Imagination Infrastructure — What Do We Mean?

Olivia Oldham
10 min readApr 30, 2021

Last year The National Lottery Community Fund launched Emerging Futures, recognising that alongside its crisis funding response it needed to resource communities to build the capacity to imagine beyond the present. As those 52 grants across the UK have been seeded they’ve recognised that for the work to grow the whole idea of community-led collective imagination needs an infrastructure that sees it invested in over the long term. How this infrastructuring is defined and resourced is an ongoing inquiry for the Fund, alongside a growing community of people designing and practicing collective imagination.

To support this enquiry, on June 10 from 13:00–19:00 BST, TNLCF will be hosting a public event on Imagination Infrastructuring aimed at anyone working in a community in the UK interested in discovering more about collective imagination and imagination infrastructuring, as well as those who work within funding, local and national government, and other upstream, systemic work. You can find more information about the event and register for a free ticket here. Confirmed speakers include Amahra Spence, Anab Jain, John Powell and Katerina Cizek with more to be announced shortly.

Here, I outline and deepen some of the references and ideas we’ve been working with as we develop this work.

Image: The Wychwood, Olivia Oldham

The imagination is defined by Yusoff & Gabrys (2011) as a way “of seeing, sensing, thinking, dreaming” that creates “the conditions for material interventions in, and political sensibilities of the world.” It is a “site of interplay between the material and the perceptual — a site for framing, contesting, bringing into being.” Imagination is thus a transformative practice, which has the capacity to cultivate and foster alternatives to social, political, cultural and economic conditions; it is a prerequisite for changing the world for the better.

Infrastructure, on the other hand has been defined by Brian Larkin as “material forms that allow for the possibility of exchange over space”. It entered the English language around 100 years ago from French, where it had been used since the mid-19th century as a railway engineering term — referring to the necessary underpinnings of the railroad network — tunnels, culverts, bridges. Over the years, it has gone through various reinventions — from a military term employed by NATO, to the more generic signification of massive capital investments in the basic necessities for societal functioning — roads, sewerage, the electricity grid, and so on.

Not everyone agrees, however, that infrastructure is necessarily material — intellectual, informational and institutional structures and operations can also be infrastructures, as can anything “upon which something else rides, or works”. It can even consist of people, who do the infrastructural work to move or exchange other things — as with the garbage labourers of Dakar, Senegal who are the focus of Rosalind Fredericks’ 2018 book Garbage Citizenship.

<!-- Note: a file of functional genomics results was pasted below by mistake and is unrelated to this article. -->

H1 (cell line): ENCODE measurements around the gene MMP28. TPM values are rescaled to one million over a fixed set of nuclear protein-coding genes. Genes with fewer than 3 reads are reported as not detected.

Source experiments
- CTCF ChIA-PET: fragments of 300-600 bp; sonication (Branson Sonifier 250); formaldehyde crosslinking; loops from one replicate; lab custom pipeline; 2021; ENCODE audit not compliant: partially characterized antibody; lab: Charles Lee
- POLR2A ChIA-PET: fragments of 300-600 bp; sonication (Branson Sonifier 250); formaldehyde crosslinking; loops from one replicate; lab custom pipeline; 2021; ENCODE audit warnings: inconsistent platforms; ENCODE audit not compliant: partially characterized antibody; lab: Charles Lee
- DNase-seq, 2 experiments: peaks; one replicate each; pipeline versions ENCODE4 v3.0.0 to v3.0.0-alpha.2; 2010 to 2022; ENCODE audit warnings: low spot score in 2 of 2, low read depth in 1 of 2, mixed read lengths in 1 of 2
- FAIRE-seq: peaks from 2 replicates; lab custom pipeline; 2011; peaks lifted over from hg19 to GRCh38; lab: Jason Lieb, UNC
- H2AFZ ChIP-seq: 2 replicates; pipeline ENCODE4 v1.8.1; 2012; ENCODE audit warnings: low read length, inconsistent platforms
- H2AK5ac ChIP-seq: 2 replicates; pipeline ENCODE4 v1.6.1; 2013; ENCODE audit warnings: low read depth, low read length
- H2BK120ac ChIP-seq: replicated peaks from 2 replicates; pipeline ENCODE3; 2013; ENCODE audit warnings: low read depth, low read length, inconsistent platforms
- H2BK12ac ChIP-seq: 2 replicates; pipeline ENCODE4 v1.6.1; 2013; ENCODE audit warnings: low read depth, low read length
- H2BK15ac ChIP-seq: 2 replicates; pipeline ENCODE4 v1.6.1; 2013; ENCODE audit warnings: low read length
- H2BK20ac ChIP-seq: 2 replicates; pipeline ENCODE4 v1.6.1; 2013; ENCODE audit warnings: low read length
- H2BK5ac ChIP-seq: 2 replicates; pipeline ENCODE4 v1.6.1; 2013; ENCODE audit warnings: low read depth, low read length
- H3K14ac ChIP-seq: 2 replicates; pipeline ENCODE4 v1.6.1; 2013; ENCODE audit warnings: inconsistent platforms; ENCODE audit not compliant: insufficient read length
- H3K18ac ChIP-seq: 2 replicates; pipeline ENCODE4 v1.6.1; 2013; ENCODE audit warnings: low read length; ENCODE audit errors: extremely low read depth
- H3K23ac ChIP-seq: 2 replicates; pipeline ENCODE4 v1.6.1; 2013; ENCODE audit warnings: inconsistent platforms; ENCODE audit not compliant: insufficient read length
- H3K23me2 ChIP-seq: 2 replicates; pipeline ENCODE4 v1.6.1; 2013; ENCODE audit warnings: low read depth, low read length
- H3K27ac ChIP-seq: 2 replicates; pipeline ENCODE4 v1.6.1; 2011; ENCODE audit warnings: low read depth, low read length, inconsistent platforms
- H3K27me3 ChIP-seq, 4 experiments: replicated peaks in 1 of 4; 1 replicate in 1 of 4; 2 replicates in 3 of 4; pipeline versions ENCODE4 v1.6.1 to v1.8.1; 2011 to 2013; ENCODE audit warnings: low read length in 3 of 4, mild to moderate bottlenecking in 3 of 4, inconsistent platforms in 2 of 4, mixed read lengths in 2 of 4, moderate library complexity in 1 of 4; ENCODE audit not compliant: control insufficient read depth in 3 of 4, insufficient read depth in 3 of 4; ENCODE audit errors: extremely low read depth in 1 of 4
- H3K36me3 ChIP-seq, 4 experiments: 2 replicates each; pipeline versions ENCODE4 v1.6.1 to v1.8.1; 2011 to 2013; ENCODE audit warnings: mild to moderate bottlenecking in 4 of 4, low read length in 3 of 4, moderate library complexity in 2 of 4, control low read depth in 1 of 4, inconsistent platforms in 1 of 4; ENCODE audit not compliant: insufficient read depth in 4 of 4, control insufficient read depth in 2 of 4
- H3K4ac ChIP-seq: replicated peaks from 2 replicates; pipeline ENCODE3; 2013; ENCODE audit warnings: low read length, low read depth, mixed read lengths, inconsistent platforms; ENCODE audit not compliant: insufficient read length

At first glance, imagination and infrastructure couldn’t be more different — the former implies a latitude of thought, a certain airiness and creativity, and the ability to reach beyond the bounds of the physical and spatial realities of the world; the latter, on the other hand, implies solidity, functionality, and the banality that often comes with those necessary matters of everyday life often remain unseen, unnoticed, unthought of. Indeed, there are those who question the suitability of the term infrastructure at all when dealing with complexity, entanglement and interdependence, given its etymological implications of verticality or subsidiarity.

When combined, though, the amalgam ‘imagination infrastructure’ evokes more than the sum of its two parts. Three possible meanings arise when we bring together these two very different words. First, an infrastructure which supports the use and development of the skill and faculty of imagination; second, a process or methodology involving the use of imaginative faculties to design new infrastructure; and third, a description of the way certain forms of sociotechnical imaginaries are embodied in physical infrastructures.

These three meanings are entangled with each other — not mutually exclusive, but complementary, even co-constitutive. In The National Lottery Community Fund’s work with our partners on this notion of imagination infrastructure, we try to hold onto all three of these meanings as we explore what its implications might be for our work and the work of the communities we fund. How can we build up an infrastructure, both physical and metaphysical, tangible and intangible, to enable the development, the practices and use of collective imagination? We’re particularly interested in how the collective works here — what it means for us to imagine together, how the grouping of intelligence progresses our ability to envisage and build different futures.

This infrastructure will be more than a set of foundations or a scaffold. It will look, in fact, more like a playground: which exists, not subordinate to or below some other, more important work, but as a structure in its own right, one which supports, co-creates, and constantly re-produces play, creativity, imagination. Not something which can be taken away once the work is done, but which is itself the work — continually revisited, made new, repurposed, infrastructured (more on this below), to be used by communities, leaders and networks to collectively imagine better futures.